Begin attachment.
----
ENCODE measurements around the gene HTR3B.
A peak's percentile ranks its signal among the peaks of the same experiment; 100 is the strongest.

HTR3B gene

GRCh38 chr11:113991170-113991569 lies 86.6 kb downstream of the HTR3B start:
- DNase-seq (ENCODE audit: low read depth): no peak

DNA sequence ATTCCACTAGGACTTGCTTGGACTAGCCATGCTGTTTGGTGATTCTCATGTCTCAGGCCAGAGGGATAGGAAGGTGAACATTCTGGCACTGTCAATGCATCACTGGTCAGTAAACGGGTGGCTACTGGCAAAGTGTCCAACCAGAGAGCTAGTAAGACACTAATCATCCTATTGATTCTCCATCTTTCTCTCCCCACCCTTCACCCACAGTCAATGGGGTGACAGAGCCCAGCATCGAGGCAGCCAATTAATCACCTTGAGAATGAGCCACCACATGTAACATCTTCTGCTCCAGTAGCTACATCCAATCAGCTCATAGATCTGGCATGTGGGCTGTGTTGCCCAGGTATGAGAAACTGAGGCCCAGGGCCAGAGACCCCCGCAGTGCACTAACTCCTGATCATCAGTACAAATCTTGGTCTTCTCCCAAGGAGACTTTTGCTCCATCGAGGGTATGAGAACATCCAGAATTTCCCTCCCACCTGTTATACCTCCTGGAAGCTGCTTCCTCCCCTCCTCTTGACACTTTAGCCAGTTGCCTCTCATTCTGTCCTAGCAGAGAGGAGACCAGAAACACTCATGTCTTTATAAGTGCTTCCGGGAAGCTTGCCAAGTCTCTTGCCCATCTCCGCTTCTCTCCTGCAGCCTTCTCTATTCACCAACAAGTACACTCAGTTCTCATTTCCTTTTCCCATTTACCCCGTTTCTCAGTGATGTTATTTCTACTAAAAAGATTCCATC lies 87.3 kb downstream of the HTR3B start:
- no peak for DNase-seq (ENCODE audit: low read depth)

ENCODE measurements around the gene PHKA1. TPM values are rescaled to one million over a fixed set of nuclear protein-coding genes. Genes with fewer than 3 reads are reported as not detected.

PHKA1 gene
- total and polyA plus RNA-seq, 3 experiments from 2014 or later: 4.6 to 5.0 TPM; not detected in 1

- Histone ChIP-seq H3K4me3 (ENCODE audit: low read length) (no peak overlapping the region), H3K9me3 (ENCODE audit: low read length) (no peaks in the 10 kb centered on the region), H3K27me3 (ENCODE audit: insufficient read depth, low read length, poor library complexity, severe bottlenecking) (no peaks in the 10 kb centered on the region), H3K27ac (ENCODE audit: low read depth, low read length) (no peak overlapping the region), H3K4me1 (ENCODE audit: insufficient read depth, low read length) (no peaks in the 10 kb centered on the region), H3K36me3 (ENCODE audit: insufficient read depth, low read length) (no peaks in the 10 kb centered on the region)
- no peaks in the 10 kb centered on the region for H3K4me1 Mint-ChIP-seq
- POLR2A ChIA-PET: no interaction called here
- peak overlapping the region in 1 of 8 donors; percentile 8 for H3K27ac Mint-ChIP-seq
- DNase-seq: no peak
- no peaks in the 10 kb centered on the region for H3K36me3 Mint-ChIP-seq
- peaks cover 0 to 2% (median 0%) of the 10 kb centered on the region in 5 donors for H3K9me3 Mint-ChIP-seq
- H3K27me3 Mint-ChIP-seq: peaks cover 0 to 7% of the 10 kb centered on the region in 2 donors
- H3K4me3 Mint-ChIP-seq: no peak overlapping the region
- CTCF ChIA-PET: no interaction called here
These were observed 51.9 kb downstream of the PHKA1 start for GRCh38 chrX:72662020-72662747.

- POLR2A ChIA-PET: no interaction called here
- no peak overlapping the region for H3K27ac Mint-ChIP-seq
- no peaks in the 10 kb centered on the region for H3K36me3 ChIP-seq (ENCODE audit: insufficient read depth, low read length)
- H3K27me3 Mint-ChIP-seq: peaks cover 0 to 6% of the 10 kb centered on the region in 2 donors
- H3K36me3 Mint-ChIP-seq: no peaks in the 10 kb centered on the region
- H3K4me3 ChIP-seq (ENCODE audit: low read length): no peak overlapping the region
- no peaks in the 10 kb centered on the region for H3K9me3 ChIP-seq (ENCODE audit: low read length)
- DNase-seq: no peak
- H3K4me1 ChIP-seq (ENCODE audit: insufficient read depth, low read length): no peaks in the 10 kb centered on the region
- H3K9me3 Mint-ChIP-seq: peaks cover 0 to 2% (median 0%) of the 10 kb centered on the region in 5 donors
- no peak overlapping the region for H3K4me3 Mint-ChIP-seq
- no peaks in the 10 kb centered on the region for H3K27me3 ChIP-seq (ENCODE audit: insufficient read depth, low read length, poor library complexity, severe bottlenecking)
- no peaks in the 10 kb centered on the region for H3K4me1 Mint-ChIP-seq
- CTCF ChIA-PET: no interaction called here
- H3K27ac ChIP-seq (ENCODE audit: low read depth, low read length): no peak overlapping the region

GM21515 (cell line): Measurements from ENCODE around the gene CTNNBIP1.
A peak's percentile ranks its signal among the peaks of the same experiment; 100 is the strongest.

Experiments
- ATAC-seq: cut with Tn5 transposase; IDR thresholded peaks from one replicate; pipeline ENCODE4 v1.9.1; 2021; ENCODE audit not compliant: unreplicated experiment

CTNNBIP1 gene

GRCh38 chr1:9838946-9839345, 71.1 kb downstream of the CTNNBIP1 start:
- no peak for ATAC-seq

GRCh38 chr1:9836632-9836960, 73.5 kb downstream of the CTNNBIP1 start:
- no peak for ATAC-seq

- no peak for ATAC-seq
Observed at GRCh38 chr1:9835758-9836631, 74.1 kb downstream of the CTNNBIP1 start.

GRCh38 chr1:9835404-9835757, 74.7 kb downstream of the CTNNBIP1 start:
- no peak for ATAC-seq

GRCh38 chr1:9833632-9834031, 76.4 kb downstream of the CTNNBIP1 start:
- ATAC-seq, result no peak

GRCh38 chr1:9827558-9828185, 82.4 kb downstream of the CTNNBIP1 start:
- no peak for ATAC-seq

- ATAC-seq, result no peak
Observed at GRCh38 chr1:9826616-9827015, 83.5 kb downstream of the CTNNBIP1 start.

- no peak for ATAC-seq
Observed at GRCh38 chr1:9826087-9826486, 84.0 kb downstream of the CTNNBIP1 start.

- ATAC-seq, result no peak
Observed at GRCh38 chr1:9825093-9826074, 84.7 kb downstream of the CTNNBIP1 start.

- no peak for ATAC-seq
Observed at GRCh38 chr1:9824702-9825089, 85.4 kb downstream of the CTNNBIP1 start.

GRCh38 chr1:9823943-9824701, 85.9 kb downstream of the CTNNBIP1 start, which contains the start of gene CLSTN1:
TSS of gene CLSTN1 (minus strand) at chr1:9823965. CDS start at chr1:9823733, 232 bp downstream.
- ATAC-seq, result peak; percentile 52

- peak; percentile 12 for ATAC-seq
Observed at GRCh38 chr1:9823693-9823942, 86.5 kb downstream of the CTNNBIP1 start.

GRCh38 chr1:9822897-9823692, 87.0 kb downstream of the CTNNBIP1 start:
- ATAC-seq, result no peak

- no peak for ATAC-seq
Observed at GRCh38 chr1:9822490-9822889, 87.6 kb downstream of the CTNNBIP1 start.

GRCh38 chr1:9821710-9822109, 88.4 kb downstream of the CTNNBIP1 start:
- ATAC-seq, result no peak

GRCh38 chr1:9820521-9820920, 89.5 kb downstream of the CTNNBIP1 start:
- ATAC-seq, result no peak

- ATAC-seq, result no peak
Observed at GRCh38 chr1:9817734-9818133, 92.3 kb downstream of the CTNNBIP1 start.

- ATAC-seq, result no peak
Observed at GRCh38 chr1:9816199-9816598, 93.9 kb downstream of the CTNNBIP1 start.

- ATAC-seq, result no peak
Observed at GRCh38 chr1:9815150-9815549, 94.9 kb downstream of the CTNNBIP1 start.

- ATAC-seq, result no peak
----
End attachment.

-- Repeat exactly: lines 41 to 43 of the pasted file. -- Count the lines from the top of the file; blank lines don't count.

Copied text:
CTNNBIP1 gene

GRCh38 chr1:9838946-9839345, 71.1 kb downstream of the CTNNBIP1 start:
- no peak for ATAC-seq